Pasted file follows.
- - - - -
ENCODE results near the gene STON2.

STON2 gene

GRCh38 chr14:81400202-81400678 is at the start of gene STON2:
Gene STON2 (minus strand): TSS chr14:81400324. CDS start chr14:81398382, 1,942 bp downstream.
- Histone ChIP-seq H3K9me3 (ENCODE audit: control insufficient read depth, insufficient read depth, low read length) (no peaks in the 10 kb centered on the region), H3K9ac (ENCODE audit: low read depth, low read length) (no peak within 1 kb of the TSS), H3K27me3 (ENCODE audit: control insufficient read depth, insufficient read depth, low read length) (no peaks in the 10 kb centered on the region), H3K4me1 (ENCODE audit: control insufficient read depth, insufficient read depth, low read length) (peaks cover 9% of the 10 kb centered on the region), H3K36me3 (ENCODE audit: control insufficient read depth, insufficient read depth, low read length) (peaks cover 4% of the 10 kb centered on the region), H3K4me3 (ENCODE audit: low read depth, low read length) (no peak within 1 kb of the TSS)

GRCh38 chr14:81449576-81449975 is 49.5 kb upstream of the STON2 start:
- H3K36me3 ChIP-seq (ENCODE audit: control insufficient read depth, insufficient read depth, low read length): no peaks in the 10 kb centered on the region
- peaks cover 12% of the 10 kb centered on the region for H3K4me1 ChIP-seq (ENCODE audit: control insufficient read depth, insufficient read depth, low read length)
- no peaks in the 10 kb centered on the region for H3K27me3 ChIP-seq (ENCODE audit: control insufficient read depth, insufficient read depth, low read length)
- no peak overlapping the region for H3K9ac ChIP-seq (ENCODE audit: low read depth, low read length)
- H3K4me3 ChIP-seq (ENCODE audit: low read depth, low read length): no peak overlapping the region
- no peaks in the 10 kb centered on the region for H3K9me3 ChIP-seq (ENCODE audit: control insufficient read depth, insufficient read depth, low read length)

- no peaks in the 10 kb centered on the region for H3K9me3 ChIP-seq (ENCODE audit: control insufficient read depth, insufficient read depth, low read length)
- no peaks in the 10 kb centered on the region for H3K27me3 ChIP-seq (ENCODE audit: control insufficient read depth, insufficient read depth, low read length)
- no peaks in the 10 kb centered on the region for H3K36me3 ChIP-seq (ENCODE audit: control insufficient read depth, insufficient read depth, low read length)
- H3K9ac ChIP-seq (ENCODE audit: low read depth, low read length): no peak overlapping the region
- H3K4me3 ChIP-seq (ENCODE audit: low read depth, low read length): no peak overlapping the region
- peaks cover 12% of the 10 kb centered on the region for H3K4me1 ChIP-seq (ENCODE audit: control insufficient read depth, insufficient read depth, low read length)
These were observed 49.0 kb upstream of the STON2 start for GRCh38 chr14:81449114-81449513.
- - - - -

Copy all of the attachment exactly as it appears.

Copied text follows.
ENCODE results near the gene STON2.

STON2 gene

GRCh38 chr14:81400202-81400678 is at the start of gene STON2:
Gene STON2 (minus strand): TSS chr14:81400324. CDS start chr14:81398382, 1,942 bp downstream.
- Histone ChIP-seq H3K9me3 (ENCODE audit: control insufficient read depth, insufficient read depth, low read length) (no peaks in the 10 kb centered on the region), H3K9ac (ENCODE audit: low read depth, low read length) (no peak within 1 kb of the TSS), H3K27me3 (ENCODE audit: control insufficient read depth, insufficient read depth, low read length) (no peaks in the 10 kb centered on the region), H3K4me1 (ENCODE audit: control insufficient read depth, insufficient read depth, low read length) (peaks cover 9% of the 10 kb centered on the region), H3K36me3 (ENCODE audit: control insufficient read depth, insufficient read depth, low read length) (peaks cover 4% of the 10 kb centered on the region), H3K4me3 (ENCODE audit: low read depth, low read length) (no peak within 1 kb of the TSS)

GRCh38 chr14:81449576-81449975 is 49.5 kb upstream of the STON2 start:
- H3K36me3 ChIP-seq (ENCODE audit: control insufficient read depth, insufficient read depth, low read length): no peaks in the 10 kb centered on the region
- peaks cover 12% of the 10 kb centered on the region for H3K4me1 ChIP-seq (ENCODE audit: control insufficient read depth, insufficient read depth, low read length)
- no peaks in the 10 kb centered on the region for H3K27me3 ChIP-seq (ENCODE audit: control insufficient read depth, insufficient read depth, low read length)
- no peak overlapping the region for H3K9ac ChIP-seq (ENCODE audit: low read depth, low read length)
- H3K4me3 ChIP-seq (ENCODE audit: low read depth, low read length): no peak overlapping the region
- no peaks in the 10 kb centered on the region for H3K9me3 ChIP-seq (ENCODE audit: control insufficient read depth, insufficient read depth, low read length)

- no peaks in the 10 kb centered on the region for H3K9me3 ChIP-seq (ENCODE audit: control insufficient read depth, insufficient read depth, low read length)
- no peaks in the 10 kb centered on the region for H3K27me3 ChIP-seq (ENCODE audit: control insufficient read depth, insufficient read depth, low read length)
- no peaks in the 10 kb centered on the region for H3K36me3 ChIP-seq (ENCODE audit: control insufficient read depth, insufficient read depth, low read length)
- H3K9ac ChIP-seq (ENCODE audit: low read depth, low read length): no peak overlapping the region
- H3K4me3 ChIP-seq (ENCODE audit: low read depth, low read length): no peak overlapping the region
- peaks cover 12% of the 10 kb centered on the region for H3K4me1 ChIP-seq (ENCODE audit: control insufficient read depth, insufficient read depth, low read length)
These were observed 49.0 kb upstream of the STON2 start for GRCh38 chr14:81449114-81449513.